Ground cover monitoring for Australia project

What is the national ground cover monitoring project?

Ground cover information is critical for land management and assessing soil condition in Australia. The Ground Cover Monitoring for Australia project, established in 2009, recognises a need for a national approach and is a collaborative partnership between the Department of Agriculture, Fisheries and Forestry (DAFF), CSIRO, the Terrestrial Ecosystem Research Network and states and territories. South Australia’s Department of Environment, Water and Natural Resources (DEWNR) has recently begun field work as part of the project.

The objective of this project is to deliver a nationally agreed, reliable, cost-effective basis for measuring and mapping using satellite imagery to produce regular updates of ground cover conditions across Australia.

What is being done?

The on-ground work involves looking at the amount of vegetation cover compared with bare soil within small areas to make up a detailed big picture. The field data collected is used to confirm satellite imagery of the region and produce detailed cover maps of Australia.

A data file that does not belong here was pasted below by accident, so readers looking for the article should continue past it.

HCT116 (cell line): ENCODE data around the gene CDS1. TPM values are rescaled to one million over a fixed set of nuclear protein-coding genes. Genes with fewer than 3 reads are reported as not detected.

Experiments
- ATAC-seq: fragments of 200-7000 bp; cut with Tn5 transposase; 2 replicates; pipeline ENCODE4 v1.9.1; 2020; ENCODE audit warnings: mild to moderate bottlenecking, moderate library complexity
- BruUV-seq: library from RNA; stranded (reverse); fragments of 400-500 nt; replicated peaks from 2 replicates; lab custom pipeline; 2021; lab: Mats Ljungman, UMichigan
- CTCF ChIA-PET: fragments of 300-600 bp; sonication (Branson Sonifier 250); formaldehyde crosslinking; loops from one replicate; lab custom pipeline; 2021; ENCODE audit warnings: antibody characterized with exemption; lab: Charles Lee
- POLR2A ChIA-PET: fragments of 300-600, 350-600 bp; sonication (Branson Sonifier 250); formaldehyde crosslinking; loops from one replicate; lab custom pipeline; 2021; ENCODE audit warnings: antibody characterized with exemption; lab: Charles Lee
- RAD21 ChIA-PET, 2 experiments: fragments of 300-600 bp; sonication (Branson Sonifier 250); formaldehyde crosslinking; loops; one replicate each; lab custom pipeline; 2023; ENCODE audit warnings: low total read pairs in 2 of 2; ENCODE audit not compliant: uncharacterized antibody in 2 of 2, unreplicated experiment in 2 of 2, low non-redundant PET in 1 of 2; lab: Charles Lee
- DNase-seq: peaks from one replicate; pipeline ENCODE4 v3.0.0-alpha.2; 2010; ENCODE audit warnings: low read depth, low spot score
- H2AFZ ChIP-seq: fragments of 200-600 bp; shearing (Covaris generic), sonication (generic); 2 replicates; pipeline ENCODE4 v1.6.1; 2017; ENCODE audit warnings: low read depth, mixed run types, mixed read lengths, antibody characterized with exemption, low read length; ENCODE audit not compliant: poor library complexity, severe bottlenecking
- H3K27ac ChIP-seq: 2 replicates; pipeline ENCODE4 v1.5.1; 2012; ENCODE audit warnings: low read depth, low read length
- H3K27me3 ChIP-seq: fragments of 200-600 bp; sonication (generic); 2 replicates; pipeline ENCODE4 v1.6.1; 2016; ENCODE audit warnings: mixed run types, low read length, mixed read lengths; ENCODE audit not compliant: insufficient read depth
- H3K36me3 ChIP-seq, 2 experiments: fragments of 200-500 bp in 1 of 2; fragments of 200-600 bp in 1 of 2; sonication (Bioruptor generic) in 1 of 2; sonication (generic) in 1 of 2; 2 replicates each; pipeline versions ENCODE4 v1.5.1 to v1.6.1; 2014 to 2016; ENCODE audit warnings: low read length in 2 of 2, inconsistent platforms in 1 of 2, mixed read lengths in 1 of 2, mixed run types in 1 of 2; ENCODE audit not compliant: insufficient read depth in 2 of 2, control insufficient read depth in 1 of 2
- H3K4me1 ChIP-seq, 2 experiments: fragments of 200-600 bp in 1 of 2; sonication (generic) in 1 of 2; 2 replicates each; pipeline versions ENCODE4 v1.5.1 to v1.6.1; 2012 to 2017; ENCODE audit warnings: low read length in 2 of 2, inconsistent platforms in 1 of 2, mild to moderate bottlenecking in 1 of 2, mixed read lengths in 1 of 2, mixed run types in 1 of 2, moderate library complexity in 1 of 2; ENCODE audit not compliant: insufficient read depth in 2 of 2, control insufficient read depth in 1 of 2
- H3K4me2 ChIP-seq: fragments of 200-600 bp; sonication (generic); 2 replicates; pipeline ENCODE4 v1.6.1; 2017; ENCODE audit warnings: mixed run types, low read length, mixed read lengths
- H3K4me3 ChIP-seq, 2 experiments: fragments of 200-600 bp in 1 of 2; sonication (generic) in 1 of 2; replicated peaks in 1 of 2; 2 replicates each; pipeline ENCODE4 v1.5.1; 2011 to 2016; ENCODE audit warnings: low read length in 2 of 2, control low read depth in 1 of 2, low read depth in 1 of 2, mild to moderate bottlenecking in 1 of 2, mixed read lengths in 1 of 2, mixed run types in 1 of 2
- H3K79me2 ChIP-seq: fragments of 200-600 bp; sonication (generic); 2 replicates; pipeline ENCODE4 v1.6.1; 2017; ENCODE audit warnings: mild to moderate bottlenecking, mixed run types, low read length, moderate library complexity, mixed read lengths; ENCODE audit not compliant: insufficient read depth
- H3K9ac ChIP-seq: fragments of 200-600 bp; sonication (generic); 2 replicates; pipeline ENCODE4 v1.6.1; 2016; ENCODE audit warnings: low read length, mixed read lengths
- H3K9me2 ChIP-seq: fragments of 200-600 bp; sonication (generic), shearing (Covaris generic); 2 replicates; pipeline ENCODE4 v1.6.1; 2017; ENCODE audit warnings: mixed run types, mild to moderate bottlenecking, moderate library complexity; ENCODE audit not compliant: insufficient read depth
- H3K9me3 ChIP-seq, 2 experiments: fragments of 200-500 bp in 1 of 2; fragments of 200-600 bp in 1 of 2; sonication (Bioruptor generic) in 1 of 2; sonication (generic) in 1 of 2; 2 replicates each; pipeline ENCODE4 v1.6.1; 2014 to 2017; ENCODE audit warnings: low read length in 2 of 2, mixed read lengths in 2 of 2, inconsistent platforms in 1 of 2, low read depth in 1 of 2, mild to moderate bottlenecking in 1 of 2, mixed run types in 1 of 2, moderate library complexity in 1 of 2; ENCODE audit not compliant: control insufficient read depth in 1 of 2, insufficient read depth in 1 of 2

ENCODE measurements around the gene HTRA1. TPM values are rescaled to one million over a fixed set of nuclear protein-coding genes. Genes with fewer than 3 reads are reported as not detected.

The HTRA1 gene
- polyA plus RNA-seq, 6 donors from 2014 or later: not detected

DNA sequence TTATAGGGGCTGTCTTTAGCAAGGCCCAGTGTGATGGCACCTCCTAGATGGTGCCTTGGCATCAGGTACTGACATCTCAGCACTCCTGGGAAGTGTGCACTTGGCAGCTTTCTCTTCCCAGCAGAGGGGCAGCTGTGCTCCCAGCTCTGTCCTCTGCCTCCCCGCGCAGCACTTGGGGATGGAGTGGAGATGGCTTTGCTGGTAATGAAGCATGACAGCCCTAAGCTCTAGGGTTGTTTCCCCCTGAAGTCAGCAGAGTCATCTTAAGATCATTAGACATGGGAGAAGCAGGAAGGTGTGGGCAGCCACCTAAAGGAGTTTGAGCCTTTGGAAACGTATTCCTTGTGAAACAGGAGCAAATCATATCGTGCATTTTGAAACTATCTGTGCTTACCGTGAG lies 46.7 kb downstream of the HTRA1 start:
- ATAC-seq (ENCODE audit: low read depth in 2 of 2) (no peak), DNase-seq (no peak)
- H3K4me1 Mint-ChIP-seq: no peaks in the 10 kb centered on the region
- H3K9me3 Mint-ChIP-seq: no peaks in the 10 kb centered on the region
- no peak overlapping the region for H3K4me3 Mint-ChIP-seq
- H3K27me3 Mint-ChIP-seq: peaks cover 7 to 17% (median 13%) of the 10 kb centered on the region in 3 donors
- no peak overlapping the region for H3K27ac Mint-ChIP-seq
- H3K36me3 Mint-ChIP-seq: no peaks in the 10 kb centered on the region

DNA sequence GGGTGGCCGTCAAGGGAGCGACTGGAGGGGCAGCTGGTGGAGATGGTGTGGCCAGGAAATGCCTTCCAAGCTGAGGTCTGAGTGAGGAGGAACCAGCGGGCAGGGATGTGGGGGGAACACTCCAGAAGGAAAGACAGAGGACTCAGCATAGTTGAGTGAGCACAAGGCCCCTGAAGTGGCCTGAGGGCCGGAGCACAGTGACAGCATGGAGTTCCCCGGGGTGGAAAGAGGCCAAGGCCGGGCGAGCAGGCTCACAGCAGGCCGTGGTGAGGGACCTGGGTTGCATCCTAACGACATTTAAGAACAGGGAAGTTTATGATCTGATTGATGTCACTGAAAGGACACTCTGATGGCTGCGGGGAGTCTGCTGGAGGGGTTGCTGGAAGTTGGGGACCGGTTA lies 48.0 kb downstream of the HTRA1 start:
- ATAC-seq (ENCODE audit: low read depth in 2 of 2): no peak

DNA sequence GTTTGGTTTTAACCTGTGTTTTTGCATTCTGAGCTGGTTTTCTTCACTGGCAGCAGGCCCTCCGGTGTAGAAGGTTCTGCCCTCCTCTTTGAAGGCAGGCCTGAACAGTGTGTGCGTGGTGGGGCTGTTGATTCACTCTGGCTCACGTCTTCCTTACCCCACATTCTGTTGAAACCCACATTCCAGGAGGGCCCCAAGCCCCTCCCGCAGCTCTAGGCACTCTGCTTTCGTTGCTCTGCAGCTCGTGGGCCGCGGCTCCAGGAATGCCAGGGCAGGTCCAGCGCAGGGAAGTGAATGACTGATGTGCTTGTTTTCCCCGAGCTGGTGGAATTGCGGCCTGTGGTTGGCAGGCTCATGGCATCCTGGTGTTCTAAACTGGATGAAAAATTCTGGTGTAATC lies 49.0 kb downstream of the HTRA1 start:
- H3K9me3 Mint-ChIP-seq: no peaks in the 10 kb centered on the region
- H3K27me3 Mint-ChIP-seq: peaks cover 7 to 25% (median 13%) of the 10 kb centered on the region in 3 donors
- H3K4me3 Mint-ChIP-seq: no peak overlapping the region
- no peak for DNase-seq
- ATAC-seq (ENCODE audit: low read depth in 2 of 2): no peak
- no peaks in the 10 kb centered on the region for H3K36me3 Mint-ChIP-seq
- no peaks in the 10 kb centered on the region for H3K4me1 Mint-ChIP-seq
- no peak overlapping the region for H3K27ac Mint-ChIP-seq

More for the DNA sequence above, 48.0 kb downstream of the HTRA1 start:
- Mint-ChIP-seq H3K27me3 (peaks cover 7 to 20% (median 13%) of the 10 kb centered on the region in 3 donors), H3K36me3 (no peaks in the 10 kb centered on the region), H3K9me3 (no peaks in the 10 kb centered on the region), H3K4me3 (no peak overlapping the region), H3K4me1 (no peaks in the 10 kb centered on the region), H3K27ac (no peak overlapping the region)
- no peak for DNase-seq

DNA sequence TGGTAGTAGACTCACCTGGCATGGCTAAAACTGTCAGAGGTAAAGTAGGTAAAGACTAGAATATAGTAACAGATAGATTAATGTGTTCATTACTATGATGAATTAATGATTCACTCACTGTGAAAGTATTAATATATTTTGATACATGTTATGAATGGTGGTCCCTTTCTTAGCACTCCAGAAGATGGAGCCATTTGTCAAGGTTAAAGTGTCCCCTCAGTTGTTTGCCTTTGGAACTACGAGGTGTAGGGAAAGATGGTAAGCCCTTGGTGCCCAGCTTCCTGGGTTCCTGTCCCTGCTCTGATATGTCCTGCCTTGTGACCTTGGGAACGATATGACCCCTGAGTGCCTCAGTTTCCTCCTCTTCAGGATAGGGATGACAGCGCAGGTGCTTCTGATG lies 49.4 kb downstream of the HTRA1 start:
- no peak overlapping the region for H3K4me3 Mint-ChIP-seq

DEWNR and staff in the Natural Resources Alinytjara Wilurara region recently completed field data collection work on nine field sites (six in the Nullarbor and three in Southern Maralinga Tjarutja). This involved taking an individual measurement of the ground surface every metre for 100 metre lengths, three times diagonally for each site. A total of 28 plant species samples were also collected and will be entered into the biological database of South Australia.

The nine sites are now permanently marked with a star picket and aluminium tag stamped with a site identifier. These sites will be used for future reference to help monitor changes in ground cover and structural composition in the event of wild fires that may occur at the site locations.

Location